But now it seems that Wegman's has realized there is a demand for the trimmings and is no longer giving them away for free.  Poking around the smoked whitefish, I was surprised to see two packages, each containing a wild sockeye salmon tail and the neck (no head though).  While I appreciate the store looking to get some return on the trimmings, I was surprised to see they were still asking $16.99/lb, same as a center cut filet of wild salmon.  No one was biting, and they were marked down to $10/lb...which still seems pretty high for a lot of fins, neck bones, skin, and cartilage.  These were not big meaty cuts.

I could clearly see the top two packages were tail and collar, and assumed the third package in the back was the same.  But when I dug it out I found it was filled with rough cuts of salmon filets.  While trimming the whole fish into nice, square portions, they had collected up all the odd, angular bits and bagged them up.  Now this was a bargain at $10/lb!  I scooped them up.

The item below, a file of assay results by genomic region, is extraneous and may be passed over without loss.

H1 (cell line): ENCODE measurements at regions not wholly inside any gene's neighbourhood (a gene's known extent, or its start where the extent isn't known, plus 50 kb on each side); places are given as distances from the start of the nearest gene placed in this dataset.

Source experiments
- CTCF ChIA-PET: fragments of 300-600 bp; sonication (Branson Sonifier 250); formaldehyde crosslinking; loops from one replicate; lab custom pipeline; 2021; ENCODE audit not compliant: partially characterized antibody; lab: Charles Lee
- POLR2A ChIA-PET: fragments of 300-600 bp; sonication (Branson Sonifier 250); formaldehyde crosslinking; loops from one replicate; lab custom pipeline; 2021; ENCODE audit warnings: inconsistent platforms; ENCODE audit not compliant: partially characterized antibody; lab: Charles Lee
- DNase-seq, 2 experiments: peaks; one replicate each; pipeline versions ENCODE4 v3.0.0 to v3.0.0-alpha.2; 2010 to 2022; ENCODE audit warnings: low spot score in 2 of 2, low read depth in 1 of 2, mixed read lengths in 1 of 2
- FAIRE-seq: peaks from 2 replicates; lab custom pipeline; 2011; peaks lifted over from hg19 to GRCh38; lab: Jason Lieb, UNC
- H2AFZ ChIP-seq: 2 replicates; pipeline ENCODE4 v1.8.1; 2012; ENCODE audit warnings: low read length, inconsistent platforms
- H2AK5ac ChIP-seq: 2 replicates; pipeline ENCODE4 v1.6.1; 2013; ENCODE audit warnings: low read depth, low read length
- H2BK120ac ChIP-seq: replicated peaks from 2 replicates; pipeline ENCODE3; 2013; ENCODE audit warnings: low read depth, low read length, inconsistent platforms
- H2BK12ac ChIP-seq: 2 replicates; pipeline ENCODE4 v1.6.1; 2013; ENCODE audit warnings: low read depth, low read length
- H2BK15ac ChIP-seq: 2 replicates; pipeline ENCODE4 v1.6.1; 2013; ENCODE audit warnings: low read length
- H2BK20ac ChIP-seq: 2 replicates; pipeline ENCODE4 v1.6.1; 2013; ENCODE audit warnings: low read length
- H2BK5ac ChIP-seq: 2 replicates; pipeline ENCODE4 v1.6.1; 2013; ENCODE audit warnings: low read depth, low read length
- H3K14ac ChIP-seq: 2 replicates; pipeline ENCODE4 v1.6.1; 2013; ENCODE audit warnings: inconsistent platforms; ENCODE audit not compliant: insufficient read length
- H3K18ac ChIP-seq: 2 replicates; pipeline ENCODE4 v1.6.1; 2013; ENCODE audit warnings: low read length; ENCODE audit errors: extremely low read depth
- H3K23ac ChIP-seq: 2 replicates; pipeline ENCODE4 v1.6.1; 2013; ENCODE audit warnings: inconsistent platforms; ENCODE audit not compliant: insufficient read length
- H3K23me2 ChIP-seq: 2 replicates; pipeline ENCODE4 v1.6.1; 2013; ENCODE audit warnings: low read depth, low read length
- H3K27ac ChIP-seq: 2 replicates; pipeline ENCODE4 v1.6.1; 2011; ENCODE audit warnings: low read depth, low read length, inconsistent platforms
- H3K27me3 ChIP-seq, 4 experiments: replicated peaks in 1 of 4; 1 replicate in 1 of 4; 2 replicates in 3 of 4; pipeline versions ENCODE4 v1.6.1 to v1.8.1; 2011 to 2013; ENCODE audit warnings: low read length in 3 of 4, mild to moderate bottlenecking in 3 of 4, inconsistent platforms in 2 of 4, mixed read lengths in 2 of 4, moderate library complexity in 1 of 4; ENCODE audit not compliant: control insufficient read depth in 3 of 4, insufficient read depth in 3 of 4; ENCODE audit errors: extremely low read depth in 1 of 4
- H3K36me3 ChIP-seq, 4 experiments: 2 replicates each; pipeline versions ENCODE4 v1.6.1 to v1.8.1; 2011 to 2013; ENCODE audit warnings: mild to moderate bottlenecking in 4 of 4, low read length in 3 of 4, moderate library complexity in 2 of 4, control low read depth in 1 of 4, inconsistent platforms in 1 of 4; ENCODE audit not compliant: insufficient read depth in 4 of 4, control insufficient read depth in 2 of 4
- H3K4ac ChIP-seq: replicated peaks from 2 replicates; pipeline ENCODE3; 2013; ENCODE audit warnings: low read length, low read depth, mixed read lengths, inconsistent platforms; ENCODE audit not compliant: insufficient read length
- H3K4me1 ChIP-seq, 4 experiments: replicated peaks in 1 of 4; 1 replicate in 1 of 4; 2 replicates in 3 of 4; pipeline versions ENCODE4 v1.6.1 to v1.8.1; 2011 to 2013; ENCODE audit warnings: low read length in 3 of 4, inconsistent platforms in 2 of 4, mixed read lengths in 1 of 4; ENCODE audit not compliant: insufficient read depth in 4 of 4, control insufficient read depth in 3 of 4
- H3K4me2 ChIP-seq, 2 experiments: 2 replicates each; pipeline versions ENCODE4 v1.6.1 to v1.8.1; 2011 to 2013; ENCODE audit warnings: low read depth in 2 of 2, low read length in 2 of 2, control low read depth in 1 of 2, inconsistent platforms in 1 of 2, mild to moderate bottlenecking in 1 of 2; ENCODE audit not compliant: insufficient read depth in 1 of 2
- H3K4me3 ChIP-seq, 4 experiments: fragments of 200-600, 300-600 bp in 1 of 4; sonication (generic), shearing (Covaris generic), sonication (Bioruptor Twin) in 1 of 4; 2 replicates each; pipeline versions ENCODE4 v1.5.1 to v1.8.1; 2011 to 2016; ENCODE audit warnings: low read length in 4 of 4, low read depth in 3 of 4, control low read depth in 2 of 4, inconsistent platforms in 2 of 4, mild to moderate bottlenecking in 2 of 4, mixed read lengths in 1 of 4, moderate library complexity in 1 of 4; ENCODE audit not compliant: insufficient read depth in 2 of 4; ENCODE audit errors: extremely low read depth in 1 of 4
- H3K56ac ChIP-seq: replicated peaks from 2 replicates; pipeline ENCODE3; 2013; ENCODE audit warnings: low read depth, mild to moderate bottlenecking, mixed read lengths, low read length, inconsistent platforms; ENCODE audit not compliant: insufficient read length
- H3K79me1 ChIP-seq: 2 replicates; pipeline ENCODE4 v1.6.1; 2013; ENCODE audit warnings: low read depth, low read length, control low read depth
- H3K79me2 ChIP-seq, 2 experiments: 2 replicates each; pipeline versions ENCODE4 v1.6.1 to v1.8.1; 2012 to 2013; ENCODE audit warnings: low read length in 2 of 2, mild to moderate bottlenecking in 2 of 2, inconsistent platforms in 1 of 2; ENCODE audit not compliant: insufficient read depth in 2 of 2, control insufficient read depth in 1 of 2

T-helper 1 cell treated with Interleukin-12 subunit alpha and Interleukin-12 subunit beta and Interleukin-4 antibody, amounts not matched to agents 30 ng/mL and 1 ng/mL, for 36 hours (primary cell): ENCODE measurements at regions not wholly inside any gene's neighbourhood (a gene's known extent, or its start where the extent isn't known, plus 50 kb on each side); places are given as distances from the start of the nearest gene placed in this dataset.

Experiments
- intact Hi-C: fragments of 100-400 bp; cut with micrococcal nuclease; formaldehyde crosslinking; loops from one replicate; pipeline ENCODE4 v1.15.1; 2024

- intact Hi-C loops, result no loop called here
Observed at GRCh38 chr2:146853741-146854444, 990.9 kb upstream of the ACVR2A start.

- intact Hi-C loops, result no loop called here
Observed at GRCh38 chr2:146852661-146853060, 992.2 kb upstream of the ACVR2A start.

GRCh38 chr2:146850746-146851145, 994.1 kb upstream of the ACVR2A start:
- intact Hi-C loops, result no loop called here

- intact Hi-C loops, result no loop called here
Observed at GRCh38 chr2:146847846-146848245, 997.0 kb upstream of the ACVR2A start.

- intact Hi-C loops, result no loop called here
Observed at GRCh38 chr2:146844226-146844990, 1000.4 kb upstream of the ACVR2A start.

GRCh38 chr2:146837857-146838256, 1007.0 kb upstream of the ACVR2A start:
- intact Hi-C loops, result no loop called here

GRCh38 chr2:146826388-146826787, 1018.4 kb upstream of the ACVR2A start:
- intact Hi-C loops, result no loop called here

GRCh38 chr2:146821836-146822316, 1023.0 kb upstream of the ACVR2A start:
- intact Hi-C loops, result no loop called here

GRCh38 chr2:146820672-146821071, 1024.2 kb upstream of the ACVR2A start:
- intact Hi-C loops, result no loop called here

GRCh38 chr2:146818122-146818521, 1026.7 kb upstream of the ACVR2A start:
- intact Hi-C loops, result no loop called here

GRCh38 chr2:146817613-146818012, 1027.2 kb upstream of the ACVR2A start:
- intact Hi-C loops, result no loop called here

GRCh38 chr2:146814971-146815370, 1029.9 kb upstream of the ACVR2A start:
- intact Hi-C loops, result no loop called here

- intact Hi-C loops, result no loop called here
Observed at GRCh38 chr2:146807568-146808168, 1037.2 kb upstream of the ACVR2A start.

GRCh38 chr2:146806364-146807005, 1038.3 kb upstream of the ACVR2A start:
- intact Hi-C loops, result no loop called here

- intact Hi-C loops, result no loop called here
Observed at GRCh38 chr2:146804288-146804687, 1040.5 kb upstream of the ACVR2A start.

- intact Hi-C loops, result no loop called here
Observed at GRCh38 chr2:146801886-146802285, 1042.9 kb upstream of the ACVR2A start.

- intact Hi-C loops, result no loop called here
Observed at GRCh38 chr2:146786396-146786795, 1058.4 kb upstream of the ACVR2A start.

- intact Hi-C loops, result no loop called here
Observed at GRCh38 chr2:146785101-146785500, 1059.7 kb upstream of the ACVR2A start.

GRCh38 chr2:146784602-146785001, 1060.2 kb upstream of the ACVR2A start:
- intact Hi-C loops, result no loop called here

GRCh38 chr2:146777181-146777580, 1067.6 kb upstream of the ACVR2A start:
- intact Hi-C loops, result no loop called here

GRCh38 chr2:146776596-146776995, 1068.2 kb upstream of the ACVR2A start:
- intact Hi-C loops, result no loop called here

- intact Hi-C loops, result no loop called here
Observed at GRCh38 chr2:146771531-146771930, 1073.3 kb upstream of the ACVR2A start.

Down at the outer banks of North Carolina, I noticed some seafood restaurants that specialized in local fish would put these odd cubes and strips of fish to use as appetizers.  Breaded and fried, they came out a delicious little chunks of mahi mahi or tuna nuggets.  I considered this option, but ended up going for an old fashioned dish of potted salmon.

To "pot" something, as in potted meats, potted fish, or the classic Lancashire potted shrimps, just means to seal it up in a pot.  It's similar to rillettes or a confit, in that the meat is cooked down, then sealed with a layer of fat, but usually doesn't involve as long of a cooking process (and thus also does not last as long as rillettes or a confit).